The partnership also brings Hort educators to PS 83X to teach over 200 second graders how to identify and plant vegetables, herbs, and flowers – emphasizing the importance of plant science. Everyone is excited for a beautiful new outdoor learning space where they can release ladybugs, learn about garden pests, and offer a fun, hands on look at our natural world. Before the school year is out, every 2nd grade student will transplant seedlings they started and nurtured in their classroom.

Check out the Flickr album below to see great photos from the project!

PS 83X Revitalization

 

 

 

Introducing NYdigs: Plant-based Nutrition & Wellness Education

Introducing NYdigs: Plant-based Nutrition & Wellness Education

In 2017, the Horticultural Society of New York will launch NYdigs, a community outreach program that will connect New Yorkers to plant-based nutrition and wellness education. Offering a variety of free and affordable gardening courses, special events, hands-on workshops, and informative conferences, NYdigs will educate New Yorkers about how gardens, landscapes, and green infrastructure can positively affect their communities, families, and lives.

NYdigs will host programs, conferences, and special events throughout the city. From the art of making soap, to the benefits of cooking with fresh vegetables, to our Urban Agriculture Conference, programs and events will be rooted in the Hort’s mission: cultivating the vital connection between people and plants.

To stay up-to-date on all things NYdigs, sign up for our mailing list or visit our NYdigs webpage: thehort.org/nydigs

NYdigs is proudly sponsored by Burpee Seeds and Plants.

The Importance of Natural Science Education

The Importance of Natural Science Education

IMG_0364
The Hort provides the Apple Seed program to underserved public schools, in the classroom and as part of after-school programs. Apple Seed is an inquiry–based program that emphasizes raising the level of critical thinking among students and sharpening their powers of observation. Apple Seed includes hand-on activities that integrate science learning with reading, mathematics, writing, cultural history, geography, and artistic expression. The Apple Seed curriculum is based on the National Science Education Standards.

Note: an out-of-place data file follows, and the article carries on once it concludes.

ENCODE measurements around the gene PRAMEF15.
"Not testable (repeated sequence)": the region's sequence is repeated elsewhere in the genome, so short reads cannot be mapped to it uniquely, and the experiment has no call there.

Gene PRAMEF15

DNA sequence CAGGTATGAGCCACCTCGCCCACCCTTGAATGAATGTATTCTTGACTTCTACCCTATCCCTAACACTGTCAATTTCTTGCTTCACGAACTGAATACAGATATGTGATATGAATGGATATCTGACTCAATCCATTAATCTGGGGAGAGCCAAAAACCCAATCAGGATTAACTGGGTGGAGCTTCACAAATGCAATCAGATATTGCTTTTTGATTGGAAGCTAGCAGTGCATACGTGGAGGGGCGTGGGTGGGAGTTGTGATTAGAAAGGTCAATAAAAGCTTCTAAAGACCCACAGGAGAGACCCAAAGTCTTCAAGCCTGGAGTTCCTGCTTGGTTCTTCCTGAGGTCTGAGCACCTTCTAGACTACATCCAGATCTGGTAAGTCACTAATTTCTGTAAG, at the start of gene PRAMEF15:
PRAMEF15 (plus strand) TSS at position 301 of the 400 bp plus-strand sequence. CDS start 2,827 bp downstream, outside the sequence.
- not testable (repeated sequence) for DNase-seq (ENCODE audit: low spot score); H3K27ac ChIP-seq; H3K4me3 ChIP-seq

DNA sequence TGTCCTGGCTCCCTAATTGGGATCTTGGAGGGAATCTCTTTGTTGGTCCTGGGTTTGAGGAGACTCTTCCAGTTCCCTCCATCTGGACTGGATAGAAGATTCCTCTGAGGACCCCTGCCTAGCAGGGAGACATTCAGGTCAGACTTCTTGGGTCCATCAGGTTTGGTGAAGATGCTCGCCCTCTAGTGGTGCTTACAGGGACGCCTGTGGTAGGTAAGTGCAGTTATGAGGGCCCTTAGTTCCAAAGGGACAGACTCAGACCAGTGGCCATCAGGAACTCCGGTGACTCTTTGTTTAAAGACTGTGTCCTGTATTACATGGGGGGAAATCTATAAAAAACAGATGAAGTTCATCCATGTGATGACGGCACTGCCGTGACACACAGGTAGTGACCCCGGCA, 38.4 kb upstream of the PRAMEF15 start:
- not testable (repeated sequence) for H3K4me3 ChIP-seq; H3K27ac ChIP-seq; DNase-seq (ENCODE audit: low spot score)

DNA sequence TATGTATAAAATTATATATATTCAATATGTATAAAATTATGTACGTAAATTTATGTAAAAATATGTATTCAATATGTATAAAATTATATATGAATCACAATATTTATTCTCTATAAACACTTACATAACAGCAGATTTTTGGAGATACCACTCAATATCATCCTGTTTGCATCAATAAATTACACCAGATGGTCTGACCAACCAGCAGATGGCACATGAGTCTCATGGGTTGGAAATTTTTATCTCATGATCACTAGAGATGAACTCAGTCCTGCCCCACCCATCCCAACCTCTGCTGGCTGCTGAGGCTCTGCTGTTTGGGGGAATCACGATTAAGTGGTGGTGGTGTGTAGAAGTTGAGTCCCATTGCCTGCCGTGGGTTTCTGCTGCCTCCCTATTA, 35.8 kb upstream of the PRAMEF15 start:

At the Hort we love to introduce New York City public school children to the great outdoors — even in a gray cityscape. It’s no secret that access to urban green spaces, an emphasis on nutrition education, and connecting students to nature prepares young people for a more successful future. The curriculum we teach in schools offers further insight into the inspirational power of nature.

5Every semester our in-school (and in-garden!) educators work tirelessly to engage students with each lesson.  We don’t want the learning and experience to stop in the classroom or at the school. Lessons are designed to be taken home and shared with parents and siblings to reinforce the experience and empower others. For instance, when our 4th and 5th graders participate in a hands-on activity that teaches them to identify different types of herbs and build a ‘seasoning pack’ with a recipe to use at home.

In 2016, Hort educators measured the impact of our school lessons through process-based questions designed to show growth. Take a look at some of the highlights:

 

Brooklyn high school, 9 – 12th grade students

Before Apple Seed lessonsIMG_0136

  • None of the high school students were able to recognize sage, rosemary, and thyme, while 20% knew cilantro
  • None of the students had heard about a career in landscape design

After Apple Seed Lessons